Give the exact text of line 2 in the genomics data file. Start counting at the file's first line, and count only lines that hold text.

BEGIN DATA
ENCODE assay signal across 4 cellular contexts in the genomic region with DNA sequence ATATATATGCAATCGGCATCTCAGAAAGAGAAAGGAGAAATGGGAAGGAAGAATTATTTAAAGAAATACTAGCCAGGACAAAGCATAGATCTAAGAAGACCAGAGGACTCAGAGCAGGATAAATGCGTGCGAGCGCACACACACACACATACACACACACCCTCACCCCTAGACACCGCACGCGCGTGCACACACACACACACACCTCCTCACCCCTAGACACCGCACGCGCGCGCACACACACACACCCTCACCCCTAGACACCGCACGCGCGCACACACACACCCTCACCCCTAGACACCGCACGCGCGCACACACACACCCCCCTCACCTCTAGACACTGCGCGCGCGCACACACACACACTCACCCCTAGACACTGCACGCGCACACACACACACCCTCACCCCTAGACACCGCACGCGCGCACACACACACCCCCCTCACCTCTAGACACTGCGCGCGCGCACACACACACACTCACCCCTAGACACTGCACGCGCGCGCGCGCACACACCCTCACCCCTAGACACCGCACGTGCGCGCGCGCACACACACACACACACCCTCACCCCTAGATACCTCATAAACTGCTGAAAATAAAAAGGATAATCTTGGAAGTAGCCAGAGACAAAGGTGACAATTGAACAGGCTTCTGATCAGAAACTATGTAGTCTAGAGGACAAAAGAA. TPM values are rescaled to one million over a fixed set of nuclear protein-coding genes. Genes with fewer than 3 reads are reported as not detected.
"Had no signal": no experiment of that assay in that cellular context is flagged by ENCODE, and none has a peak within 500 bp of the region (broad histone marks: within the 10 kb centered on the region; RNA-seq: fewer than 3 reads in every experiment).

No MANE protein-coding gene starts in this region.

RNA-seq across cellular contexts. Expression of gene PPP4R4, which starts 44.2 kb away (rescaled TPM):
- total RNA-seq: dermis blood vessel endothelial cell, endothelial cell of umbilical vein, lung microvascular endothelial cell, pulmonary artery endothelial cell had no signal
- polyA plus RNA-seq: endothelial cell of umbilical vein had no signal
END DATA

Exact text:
"Had no signal": no experiment of that assay in that cellular context is flagged by ENCODE, and none has a peak within 500 bp of the region (broad histone marks: within the 10 kb centered on the region; RNA-seq: fewer than 3 reads in every experiment).